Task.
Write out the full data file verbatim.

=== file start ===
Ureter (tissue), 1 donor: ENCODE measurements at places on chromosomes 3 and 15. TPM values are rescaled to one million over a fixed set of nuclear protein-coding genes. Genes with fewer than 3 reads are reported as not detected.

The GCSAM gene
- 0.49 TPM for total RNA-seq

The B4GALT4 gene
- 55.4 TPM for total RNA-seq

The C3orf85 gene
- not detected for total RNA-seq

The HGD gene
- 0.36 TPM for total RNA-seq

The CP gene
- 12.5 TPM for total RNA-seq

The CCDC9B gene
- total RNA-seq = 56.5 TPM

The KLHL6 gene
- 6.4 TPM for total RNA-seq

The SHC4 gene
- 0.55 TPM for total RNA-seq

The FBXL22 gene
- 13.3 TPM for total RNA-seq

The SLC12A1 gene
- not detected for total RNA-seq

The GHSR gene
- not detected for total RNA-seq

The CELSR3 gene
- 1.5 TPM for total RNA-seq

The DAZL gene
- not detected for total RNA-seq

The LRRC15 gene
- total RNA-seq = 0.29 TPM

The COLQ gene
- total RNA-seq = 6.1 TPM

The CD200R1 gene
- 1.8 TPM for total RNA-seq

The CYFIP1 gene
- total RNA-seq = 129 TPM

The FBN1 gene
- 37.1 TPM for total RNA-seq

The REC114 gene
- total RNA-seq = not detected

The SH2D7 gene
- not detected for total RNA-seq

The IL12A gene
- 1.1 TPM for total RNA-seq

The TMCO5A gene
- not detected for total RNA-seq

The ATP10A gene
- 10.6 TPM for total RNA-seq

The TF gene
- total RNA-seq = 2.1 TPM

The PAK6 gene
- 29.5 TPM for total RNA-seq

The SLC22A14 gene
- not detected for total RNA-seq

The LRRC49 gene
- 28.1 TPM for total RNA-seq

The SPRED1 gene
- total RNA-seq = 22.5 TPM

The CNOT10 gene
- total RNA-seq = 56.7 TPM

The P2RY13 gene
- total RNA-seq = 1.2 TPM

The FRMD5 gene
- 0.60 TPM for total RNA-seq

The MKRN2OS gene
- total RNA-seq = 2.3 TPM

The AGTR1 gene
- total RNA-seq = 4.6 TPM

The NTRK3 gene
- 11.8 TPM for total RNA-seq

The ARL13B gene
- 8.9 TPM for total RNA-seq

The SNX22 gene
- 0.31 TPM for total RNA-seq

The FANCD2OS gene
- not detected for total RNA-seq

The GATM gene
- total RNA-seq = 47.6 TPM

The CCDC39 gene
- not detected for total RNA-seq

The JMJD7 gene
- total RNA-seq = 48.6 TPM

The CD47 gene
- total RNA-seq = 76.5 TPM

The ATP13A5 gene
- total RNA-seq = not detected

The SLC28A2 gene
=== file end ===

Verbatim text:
Ureter (tissue), 1 donor: ENCODE measurements at places on chromosomes 3 and 15. TPM values are rescaled to one million over a fixed set of nuclear protein-coding genes. Genes with fewer than 3 reads are reported as not detected.

The GCSAM gene
- 0.49 TPM for total RNA-seq

The B4GALT4 gene
- 55.4 TPM for total RNA-seq

The C3orf85 gene
- not detected for total RNA-seq

The HGD gene
- 0.36 TPM for total RNA-seq

The CP gene
- 12.5 TPM for total RNA-seq

The CCDC9B gene
- total RNA-seq = 56.5 TPM

The KLHL6 gene
- 6.4 TPM for total RNA-seq

The SHC4 gene
- 0.55 TPM for total RNA-seq

The FBXL22 gene
- 13.3 TPM for total RNA-seq

The SLC12A1 gene
- not detected for total RNA-seq

The GHSR gene
- not detected for total RNA-seq

The CELSR3 gene
- 1.5 TPM for total RNA-seq

The DAZL gene
- not detected for total RNA-seq

The LRRC15 gene
- total RNA-seq = 0.29 TPM

The COLQ gene
- total RNA-seq = 6.1 TPM

The CD200R1 gene
- 1.8 TPM for total RNA-seq

The CYFIP1 gene
- total RNA-seq = 129 TPM

The FBN1 gene
- 37.1 TPM for total RNA-seq

The REC114 gene
- total RNA-seq = not detected

The SH2D7 gene
- not detected for total RNA-seq

The IL12A gene
- 1.1 TPM for total RNA-seq

The TMCO5A gene
- not detected for total RNA-seq

The ATP10A gene
- 10.6 TPM for total RNA-seq

The TF gene
- total RNA-seq = 2.1 TPM

The PAK6 gene
- 29.5 TPM for total RNA-seq

The SLC22A14 gene
- not detected for total RNA-seq

The LRRC49 gene
- 28.1 TPM for total RNA-seq

The SPRED1 gene
- total RNA-seq = 22.5 TPM

The CNOT10 gene
- total RNA-seq = 56.7 TPM

The P2RY13 gene
- total RNA-seq = 1.2 TPM

The FRMD5 gene
- 0.60 TPM for total RNA-seq

The MKRN2OS gene
- total RNA-seq = 2.3 TPM

The AGTR1 gene
- total RNA-seq = 4.6 TPM

The NTRK3 gene
- 11.8 TPM for total RNA-seq

The ARL13B gene
- 8.9 TPM for total RNA-seq

The SNX22 gene
- 0.31 TPM for total RNA-seq

The FANCD2OS gene
- not detected for total RNA-seq

The GATM gene
- total RNA-seq = 47.6 TPM

The CCDC39 gene
- not detected for total RNA-seq

The JMJD7 gene
- total RNA-seq = 48.6 TPM

The CD47 gene
- total RNA-seq = 76.5 TPM

The ATP13A5 gene
- total RNA-seq = not detected

The SLC28A2 gene